CORPUS CHRISTI, Texas — In the ring of life, we all get knocked down and need to pick ourselves back up to fight for another day.
For 75-year-old Richard Rodriguez, his son Riko's murder in 2006 affected him deeply, but he keeps moving.
"I'm doing my best," he said.
Riko was a young, aspiring boxer. His image is on display at Richard's gym. It reminds Richard to keep going.
For almost three decades, Richard has been training amateur boxers to be winners in life.
"They mean a lot to me, because I care about them not going the wrong way," he said.
But now Richard, who was recently inducted into the Texas Golden Gloves Hall of Fame, faces what could be the final round of his life.
He's hoping to survive a fatal blow.
"I knew I was sick, but I didn't know I was that sick," he said, after finding out he had Stage 5 renal failure.
Richard traces his kidney disease to the late 1960's, when he served as an Army specialist in Vietnam.
"I was drafted as a teenager at 21 — it was a horrifying experience," he said.
But he served proudly, only to come home sentenced to this deadly disease.
In the last seven months, his condition has worsened.
He needs a new kidney.
"I'm trying to find the strength, but I don't have it anymore," he said.
Just to stay alive, Richard undergoes dialysis treatment three times per week at Fresenius Medical Care.
"We clean his blood from toxins, and we remove excess fluid that stays in his body," said Fresenius clinical manager James Ford.
The procedure buys Richard some time, but it's not a cure.
"Without a kidney transplant, (dialysis) would be for the rest of his life," Ford said.
In order to coach his kids, keep his son's memory alive, and make a comeback of a lifetime, Richard would need to find a living kidney donor.
Every day he prays for someone to come forward to fight for him the way that he fought for us in Vietnam.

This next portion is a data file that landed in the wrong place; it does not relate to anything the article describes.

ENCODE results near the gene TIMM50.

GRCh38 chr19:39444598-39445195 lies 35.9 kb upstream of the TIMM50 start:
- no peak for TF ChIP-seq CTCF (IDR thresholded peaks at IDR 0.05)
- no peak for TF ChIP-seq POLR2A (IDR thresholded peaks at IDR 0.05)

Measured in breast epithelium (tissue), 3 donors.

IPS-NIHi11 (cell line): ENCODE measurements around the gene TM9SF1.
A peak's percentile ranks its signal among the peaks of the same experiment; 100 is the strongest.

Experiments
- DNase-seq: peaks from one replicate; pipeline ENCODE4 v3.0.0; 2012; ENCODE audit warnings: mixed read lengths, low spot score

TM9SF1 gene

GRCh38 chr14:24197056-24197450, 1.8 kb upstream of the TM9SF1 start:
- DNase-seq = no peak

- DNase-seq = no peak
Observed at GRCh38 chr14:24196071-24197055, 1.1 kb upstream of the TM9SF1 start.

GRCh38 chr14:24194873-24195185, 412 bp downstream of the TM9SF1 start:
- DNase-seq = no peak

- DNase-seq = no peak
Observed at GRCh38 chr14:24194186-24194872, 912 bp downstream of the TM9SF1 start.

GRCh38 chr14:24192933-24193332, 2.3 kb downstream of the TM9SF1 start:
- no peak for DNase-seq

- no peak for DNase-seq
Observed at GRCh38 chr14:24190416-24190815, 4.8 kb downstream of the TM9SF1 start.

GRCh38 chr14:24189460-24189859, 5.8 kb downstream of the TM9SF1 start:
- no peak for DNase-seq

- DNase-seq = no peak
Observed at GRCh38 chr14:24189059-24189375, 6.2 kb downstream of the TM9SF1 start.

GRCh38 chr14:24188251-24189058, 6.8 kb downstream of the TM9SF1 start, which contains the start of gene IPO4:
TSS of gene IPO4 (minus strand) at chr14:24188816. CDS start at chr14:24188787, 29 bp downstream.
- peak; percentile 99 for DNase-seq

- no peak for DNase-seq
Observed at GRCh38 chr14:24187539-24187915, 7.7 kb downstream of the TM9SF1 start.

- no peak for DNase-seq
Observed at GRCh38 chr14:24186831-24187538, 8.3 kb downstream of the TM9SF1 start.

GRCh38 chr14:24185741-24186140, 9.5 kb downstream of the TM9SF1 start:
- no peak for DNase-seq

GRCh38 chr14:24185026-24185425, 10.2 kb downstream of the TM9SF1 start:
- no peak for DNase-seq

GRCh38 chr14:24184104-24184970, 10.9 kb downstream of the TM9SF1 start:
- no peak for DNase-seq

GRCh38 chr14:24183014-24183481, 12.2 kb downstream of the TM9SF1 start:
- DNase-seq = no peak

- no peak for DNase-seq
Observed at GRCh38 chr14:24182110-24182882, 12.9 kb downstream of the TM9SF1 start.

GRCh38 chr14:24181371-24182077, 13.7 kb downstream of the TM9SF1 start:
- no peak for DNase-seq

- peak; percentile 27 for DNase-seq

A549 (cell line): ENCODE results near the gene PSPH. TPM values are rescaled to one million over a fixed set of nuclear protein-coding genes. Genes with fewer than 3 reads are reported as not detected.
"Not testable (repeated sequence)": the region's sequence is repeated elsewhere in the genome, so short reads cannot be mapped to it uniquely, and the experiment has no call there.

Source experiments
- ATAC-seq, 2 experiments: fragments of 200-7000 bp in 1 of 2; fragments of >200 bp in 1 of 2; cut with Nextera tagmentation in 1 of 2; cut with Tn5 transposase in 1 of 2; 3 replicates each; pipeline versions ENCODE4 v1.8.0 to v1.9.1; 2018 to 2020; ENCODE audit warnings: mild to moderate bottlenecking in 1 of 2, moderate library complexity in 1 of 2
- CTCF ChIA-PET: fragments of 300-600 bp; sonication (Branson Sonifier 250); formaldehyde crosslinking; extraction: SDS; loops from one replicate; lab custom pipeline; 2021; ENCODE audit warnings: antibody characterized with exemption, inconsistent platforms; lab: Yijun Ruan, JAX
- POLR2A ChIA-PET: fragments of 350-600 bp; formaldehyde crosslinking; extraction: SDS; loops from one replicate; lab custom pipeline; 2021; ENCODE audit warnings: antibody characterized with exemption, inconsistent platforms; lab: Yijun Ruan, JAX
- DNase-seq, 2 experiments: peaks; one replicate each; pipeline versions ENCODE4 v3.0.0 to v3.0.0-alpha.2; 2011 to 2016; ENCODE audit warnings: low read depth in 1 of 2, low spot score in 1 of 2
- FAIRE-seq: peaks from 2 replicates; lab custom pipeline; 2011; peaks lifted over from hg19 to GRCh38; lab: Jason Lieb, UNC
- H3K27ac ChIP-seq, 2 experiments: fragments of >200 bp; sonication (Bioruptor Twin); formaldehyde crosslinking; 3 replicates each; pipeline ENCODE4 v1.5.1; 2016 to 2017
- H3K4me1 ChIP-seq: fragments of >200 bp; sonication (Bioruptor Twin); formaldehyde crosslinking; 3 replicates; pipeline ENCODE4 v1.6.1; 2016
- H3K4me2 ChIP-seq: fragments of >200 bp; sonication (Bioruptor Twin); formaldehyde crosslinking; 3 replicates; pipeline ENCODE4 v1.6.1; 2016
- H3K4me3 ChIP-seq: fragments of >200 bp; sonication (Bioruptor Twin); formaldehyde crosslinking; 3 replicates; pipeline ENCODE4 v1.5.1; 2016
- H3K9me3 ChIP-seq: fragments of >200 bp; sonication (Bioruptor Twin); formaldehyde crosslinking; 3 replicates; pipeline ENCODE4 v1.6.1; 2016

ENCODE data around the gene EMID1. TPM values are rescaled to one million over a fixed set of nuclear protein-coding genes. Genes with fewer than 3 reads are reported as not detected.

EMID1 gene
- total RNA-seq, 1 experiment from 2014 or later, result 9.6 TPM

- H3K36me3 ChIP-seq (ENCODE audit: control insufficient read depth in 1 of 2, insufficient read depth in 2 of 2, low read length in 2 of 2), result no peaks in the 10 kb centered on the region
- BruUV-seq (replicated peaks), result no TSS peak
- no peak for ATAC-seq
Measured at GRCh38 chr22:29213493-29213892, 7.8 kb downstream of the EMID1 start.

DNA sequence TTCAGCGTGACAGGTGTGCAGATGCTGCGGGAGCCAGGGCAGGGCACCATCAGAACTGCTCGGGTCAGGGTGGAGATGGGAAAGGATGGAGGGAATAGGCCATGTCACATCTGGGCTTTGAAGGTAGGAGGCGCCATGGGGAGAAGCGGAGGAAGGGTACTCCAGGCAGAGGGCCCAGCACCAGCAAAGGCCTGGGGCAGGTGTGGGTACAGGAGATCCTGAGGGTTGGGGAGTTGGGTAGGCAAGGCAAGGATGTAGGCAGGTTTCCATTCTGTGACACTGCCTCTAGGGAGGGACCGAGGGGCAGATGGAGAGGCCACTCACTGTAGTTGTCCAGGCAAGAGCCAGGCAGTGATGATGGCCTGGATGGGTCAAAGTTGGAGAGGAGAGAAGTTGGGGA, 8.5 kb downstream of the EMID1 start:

"I'm thinking of them as being a great kindhearted person that cares about life," he said.
If you want to be a candidate for organ donation for Richard or another veteran, click here for the VA National Transplant Program. The Department of Veterans Affairs pays the organ donors' medical costs before and after the transplant.
They also medically monitor the donor for two years, and the VA pays travel benefits for the veteran and the living donor.
Here's where you can find information about living organ donations and transplants.
If you are a veteran in need of an organ, the best way to start is to get in touch with local VA transplant coordinator Donna Johnson at (956) 923-1012. She will get the organ donation process going. An important note from the VA — the organ recipient must find their own organ donor.
Other frequently asked questions about organ donations:
Who can be a potential living donor?
1. Any one over the age of 21 can be evaluated as a potential living kidney donor. The potential donor does not have to be a closely-related family member. The donor can be a relative, spouse, friend, co-worker, etc. Kidney donations from a non-biologically related donor have been found to be as successful as those from a close relative.
2. Anyone of good physical health and mental health. Certain medical conditions may prevent a donor from being a suitable candidate, including high-blood pressure, diabetes, and obesity. These are the three main reasons that most donor candidates are declined for donation. There may be other reasons, depending on the donor and their medical history. Donors will undergo a thorough medical and psycho-social evaluation to ensure that donation is safe for them.
3. Anyone who wishes to donate of their own free will and not under any form of coercion or pressure of guilt.
Who pays for the living donor?
1. The VA will cover the costs of the donor travel (hotel, flight, and taxi) during their two-day evaluation, the pre-operative visit, surgery, and all post-donation visits at the Michael E Debakey Medical Center VA Transplant Center in Houston. The VA also covers the travel expense for a caregiver to accompany the donor on all visits as part of their donor journey. Their food and lost wages are not covered by the VA.
2. National Living Donor Assistance Center is a resource that may help your potential donor cover out-of-pocket expenses during their evaluation, surgery, and recovery phases. This financial application is for donor compensation only, but it will require your financial information to apply for consideration of compensation.
According to United Network of Organ Sharing (UNOS) and HIPAA guidelines, all donor communication and evaluation must be kept confidential between the donor and the living-donor team. Just as the organ recipient has their own transplant team, the donor will have their own living-donor team. Therefore, the donor must be the one to call to initiate the donor process and ensure complete confidentiality. They will not be able to disclose any donor information to the organ recipient. The potential donor has the right to delay or stop the donor process at any time.